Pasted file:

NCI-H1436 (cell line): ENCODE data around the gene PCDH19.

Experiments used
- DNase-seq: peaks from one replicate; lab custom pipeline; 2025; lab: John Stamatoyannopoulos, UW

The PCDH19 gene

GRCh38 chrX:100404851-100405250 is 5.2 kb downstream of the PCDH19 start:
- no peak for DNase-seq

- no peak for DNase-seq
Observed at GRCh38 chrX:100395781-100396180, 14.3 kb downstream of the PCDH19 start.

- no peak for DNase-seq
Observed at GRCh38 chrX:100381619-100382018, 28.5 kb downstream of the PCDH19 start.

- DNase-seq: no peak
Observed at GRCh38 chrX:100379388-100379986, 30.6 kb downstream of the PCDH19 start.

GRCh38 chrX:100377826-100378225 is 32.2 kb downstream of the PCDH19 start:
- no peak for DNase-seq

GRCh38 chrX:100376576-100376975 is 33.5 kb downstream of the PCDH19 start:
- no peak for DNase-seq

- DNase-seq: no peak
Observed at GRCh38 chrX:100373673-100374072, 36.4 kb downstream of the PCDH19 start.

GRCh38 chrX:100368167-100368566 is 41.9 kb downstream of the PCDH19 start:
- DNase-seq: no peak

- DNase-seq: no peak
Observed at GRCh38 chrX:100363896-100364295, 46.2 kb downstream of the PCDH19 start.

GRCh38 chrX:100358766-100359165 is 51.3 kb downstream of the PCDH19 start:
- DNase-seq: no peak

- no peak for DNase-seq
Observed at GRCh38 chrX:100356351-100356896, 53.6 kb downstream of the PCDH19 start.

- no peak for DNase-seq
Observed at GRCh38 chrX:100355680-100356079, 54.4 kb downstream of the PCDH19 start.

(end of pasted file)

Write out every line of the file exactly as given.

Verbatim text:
NCI-H1436 (cell line): ENCODE data around the gene PCDH19.

Experiments used
- DNase-seq: peaks from one replicate; lab custom pipeline; 2025; lab: John Stamatoyannopoulos, UW

The PCDH19 gene

GRCh38 chrX:100404851-100405250 is 5.2 kb downstream of the PCDH19 start:
- no peak for DNase-seq

- no peak for DNase-seq
Observed at GRCh38 chrX:100395781-100396180, 14.3 kb downstream of the PCDH19 start.

- no peak for DNase-seq
Observed at GRCh38 chrX:100381619-100382018, 28.5 kb downstream of the PCDH19 start.

- DNase-seq: no peak
Observed at GRCh38 chrX:100379388-100379986, 30.6 kb downstream of the PCDH19 start.

GRCh38 chrX:100377826-100378225 is 32.2 kb downstream of the PCDH19 start:
- no peak for DNase-seq

GRCh38 chrX:100376576-100376975 is 33.5 kb downstream of the PCDH19 start:
- no peak for DNase-seq

- DNase-seq: no peak
Observed at GRCh38 chrX:100373673-100374072, 36.4 kb downstream of the PCDH19 start.

GRCh38 chrX:100368167-100368566 is 41.9 kb downstream of the PCDH19 start:
- DNase-seq: no peak

- DNase-seq: no peak
Observed at GRCh38 chrX:100363896-100364295, 46.2 kb downstream of the PCDH19 start.

GRCh38 chrX:100358766-100359165 is 51.3 kb downstream of the PCDH19 start:
- DNase-seq: no peak

- no peak for DNase-seq
Observed at GRCh38 chrX:100356351-100356896, 53.6 kb downstream of the PCDH19 start.

- no peak for DNase-seq
Observed at GRCh38 chrX:100355680-100356079, 54.4 kb downstream of the PCDH19 start.